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Holidays. As a naturally observant person I'm tuned in with people. As a clinical psychologist, I can't help but analyze how people act and interact during this largest of all holiday seasons. The inherent good in me idealizes that in the period from Thanksgiving to Christmas, the very best would be brought out and displayed among us all. The realist in me knows instead that from mid-November through December, I'm going to encounter a lot of stressed, pressured and intolerant people.  And at times - more than I'd like to admit - I am one of them. 

On a Sunday afternoon, I stopped by the grocery store on my way home from softball practice to pick up a few items. I had momentarily forgotten how close it was getting to Thanksgiving and literally cringed when I walked into the store.  Crowded.  No carts.  People clearly on a mission to get in, out and on their way with little or no care or concern for anything but their own agenda. I thought momentarily about how truly competitive and materialistic the holidays had become. I felt sadness interspersed with disgust but disengaged myself from that because really, standing in the middle of a busy market, lamenting what I concluded was the disintegration of humanity was not serving any constructive purpose.

I got my items and proceeded to one of the check-out lanes. Everything was backed up like trying to get on a ride at Six Flags. Worse yet, the person at the front of the line checking out was experiencing some sort of problem, so the cashier was waiting for a manager to override and fix the issue. Although I was far back back in the line, the cashier's eyes met mine and relayed an apology. I relayed back as best I could, "It's okay! It's not your fault!" I thought, "Why is she looking to me for reassurrance?"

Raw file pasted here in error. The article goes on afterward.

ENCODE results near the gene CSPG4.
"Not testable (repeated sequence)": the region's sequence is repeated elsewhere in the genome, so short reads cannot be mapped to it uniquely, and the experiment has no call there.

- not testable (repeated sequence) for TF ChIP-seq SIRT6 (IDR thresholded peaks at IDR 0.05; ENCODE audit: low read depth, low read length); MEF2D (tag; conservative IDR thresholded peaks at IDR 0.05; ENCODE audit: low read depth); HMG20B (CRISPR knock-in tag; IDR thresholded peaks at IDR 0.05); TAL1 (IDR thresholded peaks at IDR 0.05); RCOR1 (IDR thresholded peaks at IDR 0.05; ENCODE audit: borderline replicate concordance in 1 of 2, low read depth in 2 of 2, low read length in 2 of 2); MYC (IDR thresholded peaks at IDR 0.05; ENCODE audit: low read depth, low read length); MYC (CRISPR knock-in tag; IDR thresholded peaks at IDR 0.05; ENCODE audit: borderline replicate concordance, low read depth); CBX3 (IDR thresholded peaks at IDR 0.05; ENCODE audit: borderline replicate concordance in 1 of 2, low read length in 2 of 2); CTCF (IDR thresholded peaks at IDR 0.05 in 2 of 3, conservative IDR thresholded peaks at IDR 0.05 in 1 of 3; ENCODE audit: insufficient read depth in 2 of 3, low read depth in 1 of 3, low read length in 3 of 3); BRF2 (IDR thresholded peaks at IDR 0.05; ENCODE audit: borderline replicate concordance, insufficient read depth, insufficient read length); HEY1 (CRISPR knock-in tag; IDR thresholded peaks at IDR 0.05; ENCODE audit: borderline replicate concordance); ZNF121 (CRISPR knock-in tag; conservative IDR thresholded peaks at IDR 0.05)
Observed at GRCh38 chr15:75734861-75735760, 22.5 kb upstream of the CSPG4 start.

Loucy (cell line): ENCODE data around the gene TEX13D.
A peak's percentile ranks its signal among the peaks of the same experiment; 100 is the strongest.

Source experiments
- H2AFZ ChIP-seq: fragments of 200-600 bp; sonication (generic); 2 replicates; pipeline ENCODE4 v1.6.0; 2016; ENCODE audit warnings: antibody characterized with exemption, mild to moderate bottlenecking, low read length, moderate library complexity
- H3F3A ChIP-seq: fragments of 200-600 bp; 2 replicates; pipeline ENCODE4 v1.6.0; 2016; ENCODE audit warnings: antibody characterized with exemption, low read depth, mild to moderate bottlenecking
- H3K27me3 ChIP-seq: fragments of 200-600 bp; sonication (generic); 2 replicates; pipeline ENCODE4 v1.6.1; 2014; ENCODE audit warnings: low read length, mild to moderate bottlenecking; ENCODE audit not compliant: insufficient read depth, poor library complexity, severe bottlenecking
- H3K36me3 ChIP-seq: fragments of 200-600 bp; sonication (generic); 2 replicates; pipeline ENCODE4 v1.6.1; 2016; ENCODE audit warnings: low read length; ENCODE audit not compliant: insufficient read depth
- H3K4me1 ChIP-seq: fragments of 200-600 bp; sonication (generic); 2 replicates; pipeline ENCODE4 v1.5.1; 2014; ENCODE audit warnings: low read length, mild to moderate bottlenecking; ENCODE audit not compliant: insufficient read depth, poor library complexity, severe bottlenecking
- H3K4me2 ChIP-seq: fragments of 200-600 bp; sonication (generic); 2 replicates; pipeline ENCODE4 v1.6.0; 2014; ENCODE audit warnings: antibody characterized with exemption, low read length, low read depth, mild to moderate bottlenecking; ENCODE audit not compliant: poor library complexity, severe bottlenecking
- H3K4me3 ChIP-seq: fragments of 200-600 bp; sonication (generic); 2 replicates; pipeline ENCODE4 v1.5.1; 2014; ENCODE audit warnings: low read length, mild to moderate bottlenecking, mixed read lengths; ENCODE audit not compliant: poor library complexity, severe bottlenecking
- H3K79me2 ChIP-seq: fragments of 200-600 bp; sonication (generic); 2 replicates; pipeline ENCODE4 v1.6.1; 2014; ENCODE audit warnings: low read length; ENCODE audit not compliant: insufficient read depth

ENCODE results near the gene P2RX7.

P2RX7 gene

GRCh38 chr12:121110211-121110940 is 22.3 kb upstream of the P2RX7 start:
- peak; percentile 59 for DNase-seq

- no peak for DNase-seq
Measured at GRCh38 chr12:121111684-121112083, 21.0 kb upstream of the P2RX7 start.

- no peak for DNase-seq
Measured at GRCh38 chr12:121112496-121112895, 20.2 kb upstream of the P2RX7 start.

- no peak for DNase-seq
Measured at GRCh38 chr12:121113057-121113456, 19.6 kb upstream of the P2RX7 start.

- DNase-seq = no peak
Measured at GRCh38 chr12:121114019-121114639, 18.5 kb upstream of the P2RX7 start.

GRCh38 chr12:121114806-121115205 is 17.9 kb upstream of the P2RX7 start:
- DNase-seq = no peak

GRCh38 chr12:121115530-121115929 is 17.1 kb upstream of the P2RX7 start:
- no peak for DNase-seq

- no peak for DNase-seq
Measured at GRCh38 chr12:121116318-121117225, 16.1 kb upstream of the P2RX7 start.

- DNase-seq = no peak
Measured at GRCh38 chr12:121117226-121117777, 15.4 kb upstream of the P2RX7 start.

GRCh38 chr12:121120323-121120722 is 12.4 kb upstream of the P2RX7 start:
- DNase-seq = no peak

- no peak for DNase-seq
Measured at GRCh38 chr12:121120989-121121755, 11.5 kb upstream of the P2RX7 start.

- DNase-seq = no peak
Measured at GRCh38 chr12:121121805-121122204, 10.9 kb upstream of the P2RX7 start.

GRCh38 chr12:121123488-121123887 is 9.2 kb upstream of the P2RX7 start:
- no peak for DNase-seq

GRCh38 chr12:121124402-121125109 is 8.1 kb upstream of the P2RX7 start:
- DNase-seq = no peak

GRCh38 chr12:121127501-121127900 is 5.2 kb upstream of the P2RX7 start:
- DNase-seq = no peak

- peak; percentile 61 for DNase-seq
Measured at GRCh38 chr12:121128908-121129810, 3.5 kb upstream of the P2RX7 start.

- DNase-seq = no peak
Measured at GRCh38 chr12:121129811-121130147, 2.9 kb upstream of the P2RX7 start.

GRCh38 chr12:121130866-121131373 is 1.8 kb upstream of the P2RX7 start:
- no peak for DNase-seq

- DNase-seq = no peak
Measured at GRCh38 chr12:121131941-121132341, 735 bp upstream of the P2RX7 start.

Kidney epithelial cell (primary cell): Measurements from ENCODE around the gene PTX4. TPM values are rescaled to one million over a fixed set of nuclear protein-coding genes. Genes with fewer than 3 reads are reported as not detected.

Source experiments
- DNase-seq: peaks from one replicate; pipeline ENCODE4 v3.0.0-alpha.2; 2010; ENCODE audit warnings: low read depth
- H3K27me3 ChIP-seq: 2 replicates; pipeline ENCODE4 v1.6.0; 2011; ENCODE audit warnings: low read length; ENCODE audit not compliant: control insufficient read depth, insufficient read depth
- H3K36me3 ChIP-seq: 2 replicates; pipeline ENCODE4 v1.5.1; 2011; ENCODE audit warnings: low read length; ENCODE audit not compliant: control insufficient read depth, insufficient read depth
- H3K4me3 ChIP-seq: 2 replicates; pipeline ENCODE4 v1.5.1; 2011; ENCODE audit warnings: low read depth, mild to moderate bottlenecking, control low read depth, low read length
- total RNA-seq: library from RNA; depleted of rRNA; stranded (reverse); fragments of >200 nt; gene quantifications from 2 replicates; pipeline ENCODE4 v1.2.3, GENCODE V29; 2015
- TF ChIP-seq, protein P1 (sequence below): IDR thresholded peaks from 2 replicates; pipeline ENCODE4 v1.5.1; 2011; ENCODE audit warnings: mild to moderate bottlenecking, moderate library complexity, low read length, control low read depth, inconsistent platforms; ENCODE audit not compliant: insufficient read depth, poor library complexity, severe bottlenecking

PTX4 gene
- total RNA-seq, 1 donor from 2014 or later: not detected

My eyes scanned up and down the line of waiting customers; everyone's eyes were cast downward, refusing to engage. I shook my head, again saddened and disgusted. For whatever reason, I then looked behind me and saw a display advertising for food donations for Thanksgiving for families in need. How did I miss this before? My ashamed answer is that like these people in my line that I was upset about, I, too, was only thinking about myself. 

I left my cart and resolutely marched over to the display. I carried as many food donation items as I could back to my place in line. Back and forth, back and forth, I continued to do this. And then ... people began to look up. I saw curiosity, confusion, and then - finally - clarity register on their faces. Others began to do the same thing -  leave their carts, go get food donation items and put them in their own carts. Eye contact was established. Smiles were exchanged. Humanity was unburied and resurrected. I could have hugged every person in that line. "We're not lost!" I thought. "We're just momentarily off track but not past the point of fixing."

Be the change you want to see in others. This society we are living in where people don't share and don't care needs to change. Be willing to shake it up! Embrace the well-loved saying of "good will towards men"- not just in your lip service, but in your actions. Deep down, don't we all want the connection, the love, the security and stability that comes from the human touch? Rise above the selfishness, the  fear, the ignorance and REACH OUT!  Not for you. Not for me. But for us all. 


Hello there! My name is Dr. Rebecca J. Marsh, and i am a Clinical Psychologist who has been practicing in the Central Texas area since 1996. I'm very excited to share my new blog with you- "Sunny Side Up"- a fresher, lighter, much-needed perspective on

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